* FTSEurofirst 300 index little changed
* Solvay boosts European chemicals sector
* easyJet falls on rating downgrade
By Atul Prakash
LONDON, June 30 (Reuters) - European equities steadied in afternoon trading on Monday, with gains in chemicals shares, led by Belgian group Solvay, offset by weaker travel and leisure stocks after easyJet slumped following a rating downgrade.
European chemicals shares rose 0.9 percent, the top sectoral gainer in Europe, supported by Solvay after analysts at Exane, the top-ranked broker on the stock according to StarMine, upgraded their rating to “outperform” from “neutral”. Solvay shares rose 3.8 percent.
The broader market was also supported by Dutch conglomerate Philips, which rose 4.3 percent after saying it will merge its Lumileds LED components and automotive lighting divisions into a standalone subsidiary that could potentially be spun off.
However, gains were eclipsed by a 0.9 percent fall in travel and leisure index, pressured by easyJet that slumped 6.6 percent, with traders citing a rating cut by Bank of America Merrill Lynch to “underperform” from “neutral”.
The FTSEurofirst 300 index of top European shares was down 0.1 percent to 1,369.42 points by 1501 GMT after moving in and out of positive territory during the day. However, it headed for a fourth straight quarter of gains and analysts said the longer-term outlook remained positive.
“We still think that equities will outperform other asset classes given where valuations are at the moment. We believe that developed market equities offer a better opportunity than emerging market equities,” Henk Potts, equity strategist at Barclays Wealth and Investment Management, said.
A Reuters poll released last week showed that investors are bullish on the outlook for European shares in the second half of the year, betting on them extending their rally, helped by the ECB’s stimulus measures.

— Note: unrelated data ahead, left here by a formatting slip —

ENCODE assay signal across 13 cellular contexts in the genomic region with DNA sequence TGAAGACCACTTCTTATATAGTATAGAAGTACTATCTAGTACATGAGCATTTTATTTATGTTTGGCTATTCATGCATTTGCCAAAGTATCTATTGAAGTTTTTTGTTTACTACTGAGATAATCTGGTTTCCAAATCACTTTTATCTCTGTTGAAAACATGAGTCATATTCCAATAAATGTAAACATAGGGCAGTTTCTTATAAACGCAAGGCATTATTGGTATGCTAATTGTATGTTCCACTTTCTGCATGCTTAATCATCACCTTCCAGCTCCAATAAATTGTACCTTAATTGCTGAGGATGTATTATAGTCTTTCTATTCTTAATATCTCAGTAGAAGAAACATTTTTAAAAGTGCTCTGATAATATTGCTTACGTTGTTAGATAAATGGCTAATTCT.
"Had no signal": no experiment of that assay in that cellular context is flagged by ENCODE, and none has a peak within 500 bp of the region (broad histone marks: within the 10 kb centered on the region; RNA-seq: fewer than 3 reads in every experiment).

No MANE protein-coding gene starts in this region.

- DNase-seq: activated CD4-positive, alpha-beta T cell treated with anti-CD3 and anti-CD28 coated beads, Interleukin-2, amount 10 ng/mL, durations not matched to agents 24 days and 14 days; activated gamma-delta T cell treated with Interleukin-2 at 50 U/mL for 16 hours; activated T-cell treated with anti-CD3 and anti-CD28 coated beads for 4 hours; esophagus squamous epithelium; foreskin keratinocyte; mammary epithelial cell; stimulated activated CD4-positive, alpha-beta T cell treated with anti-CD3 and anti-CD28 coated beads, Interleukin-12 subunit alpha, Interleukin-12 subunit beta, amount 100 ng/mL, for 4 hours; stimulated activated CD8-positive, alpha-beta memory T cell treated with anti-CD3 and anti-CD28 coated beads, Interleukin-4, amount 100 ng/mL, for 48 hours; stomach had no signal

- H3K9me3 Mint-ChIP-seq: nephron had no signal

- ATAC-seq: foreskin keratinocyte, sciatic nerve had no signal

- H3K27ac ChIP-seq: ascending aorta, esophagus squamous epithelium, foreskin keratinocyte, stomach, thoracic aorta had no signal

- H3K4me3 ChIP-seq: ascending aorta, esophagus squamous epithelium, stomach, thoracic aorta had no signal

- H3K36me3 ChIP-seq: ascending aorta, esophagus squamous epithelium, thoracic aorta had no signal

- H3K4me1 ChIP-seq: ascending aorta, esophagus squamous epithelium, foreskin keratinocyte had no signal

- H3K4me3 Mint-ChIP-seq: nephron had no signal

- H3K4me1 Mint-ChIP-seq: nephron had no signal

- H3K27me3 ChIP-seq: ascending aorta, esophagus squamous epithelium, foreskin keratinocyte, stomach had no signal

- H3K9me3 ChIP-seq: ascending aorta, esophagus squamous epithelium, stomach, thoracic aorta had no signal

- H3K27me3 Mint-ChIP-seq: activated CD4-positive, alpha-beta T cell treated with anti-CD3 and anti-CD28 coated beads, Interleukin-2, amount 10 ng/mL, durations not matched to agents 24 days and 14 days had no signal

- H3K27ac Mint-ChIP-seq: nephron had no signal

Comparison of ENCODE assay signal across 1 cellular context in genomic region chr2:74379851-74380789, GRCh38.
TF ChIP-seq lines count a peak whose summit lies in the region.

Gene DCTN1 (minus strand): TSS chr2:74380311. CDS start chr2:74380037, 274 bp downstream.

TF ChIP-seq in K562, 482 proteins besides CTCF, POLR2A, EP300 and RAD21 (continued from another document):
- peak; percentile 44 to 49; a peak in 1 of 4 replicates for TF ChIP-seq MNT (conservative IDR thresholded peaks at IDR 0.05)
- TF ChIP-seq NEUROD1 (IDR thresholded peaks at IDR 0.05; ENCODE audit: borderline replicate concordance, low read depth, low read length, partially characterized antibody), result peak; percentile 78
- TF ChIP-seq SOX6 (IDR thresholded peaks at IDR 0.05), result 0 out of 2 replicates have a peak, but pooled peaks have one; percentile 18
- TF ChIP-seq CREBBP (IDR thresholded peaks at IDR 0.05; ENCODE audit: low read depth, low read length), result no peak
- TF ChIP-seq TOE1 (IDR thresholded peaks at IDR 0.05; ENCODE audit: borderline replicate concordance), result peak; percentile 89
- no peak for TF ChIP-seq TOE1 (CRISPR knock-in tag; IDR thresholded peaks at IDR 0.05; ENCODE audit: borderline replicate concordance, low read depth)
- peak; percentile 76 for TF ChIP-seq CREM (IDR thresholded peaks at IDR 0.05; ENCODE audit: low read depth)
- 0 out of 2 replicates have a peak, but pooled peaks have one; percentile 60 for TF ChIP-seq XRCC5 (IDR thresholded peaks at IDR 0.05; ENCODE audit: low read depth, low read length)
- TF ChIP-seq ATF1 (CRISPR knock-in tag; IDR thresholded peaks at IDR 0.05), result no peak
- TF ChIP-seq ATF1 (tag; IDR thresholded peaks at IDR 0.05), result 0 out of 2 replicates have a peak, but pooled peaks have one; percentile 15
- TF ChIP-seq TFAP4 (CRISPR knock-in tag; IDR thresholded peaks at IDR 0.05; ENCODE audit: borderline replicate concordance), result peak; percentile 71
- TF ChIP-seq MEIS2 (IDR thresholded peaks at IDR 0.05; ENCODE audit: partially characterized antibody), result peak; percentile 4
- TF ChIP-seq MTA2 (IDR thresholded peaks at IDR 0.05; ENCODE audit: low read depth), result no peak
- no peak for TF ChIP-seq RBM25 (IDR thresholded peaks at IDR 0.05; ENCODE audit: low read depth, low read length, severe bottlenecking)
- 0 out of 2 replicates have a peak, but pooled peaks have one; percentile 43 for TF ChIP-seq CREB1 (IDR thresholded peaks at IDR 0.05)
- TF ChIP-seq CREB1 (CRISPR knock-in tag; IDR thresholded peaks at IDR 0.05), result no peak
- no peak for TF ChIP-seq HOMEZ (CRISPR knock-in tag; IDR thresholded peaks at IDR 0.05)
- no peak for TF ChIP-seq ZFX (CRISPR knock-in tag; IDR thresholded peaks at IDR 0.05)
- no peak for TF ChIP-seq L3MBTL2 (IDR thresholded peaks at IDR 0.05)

The broader stock market came under some pressure following a 3.5 percent fall in Italy’s fourth-biggest lender Banco Popolare after its CEO Pier Francesco Saviotti told a newspaper the bank had cancelled the sale of its bad debt unit for now and it would look at merger opportunities once it had passed a Europe-wide health check of the sector.
“The market doesn’t like this kind of news ahead of the upcoming stress test. If a bank is not able to find a buyer at the desired price, this leaves investors guessing about the quality of assets and whether further writedowns are necessary,” Gerhard Schwarz, head of equity strategy at Baader Bank, said.
“The banking sector in general suffers from the lack of cyclical appetite investors currently have. The recent somewhat weaker economic numbers in Europe also cast some doubts that this recovery has a strong momentum. Banks are still suffering from structural weakness in their profitability.”
The European banking index was down 0.7 percent.
European stocks have risen sharply since mid-March, boosted by expectations of support from new stimulus measures from the European Central Bank (ECB), but retreated last week after downbeat U.S. growth data and worries over violence in Iraq.
Last week was also marked by investment outflows, with European equity funds seeing redemptions of $1.6 billion, their biggest outflows in over a year, according to data from BofA Merrill Lynch Global Research.
Europe bourses in 2014: link.reuters.com/pap87v
Asset performance in 2014: link.reuters.com/gap87v
Today’s European research round-up (Additional reporting by Blaise Robinson in Paris; Editing by Toby Chopra)